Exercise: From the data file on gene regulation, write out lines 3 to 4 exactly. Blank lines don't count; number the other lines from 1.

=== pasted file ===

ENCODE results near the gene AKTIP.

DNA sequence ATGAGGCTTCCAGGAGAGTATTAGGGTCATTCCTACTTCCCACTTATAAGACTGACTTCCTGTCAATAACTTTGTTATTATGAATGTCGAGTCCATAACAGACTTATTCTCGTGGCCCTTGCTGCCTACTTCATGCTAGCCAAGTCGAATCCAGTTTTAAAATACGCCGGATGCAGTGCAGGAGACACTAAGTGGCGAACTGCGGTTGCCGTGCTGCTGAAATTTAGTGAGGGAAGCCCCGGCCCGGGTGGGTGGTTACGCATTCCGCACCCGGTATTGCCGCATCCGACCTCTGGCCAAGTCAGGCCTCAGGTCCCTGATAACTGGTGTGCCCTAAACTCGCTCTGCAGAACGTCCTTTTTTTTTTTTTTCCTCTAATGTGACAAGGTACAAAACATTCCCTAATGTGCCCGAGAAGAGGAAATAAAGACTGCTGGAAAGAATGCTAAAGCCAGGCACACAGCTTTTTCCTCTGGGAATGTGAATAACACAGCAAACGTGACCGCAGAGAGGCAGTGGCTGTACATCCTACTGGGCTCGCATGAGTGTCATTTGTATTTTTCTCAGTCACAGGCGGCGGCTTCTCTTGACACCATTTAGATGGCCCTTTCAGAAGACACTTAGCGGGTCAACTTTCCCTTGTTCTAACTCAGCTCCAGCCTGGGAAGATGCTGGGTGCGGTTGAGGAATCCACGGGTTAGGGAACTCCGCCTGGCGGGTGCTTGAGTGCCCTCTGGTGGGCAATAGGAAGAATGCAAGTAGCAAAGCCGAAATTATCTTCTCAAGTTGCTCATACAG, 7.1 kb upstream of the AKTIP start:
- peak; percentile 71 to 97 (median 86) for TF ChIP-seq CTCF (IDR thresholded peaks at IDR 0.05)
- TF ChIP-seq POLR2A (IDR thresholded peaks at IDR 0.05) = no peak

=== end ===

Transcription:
- peak; percentile 71 to 97 (median 86) for TF ChIP-seq CTCF (IDR thresholded peaks at IDR 0.05)
- TF ChIP-seq POLR2A (IDR thresholded peaks at IDR 0.05) = no peak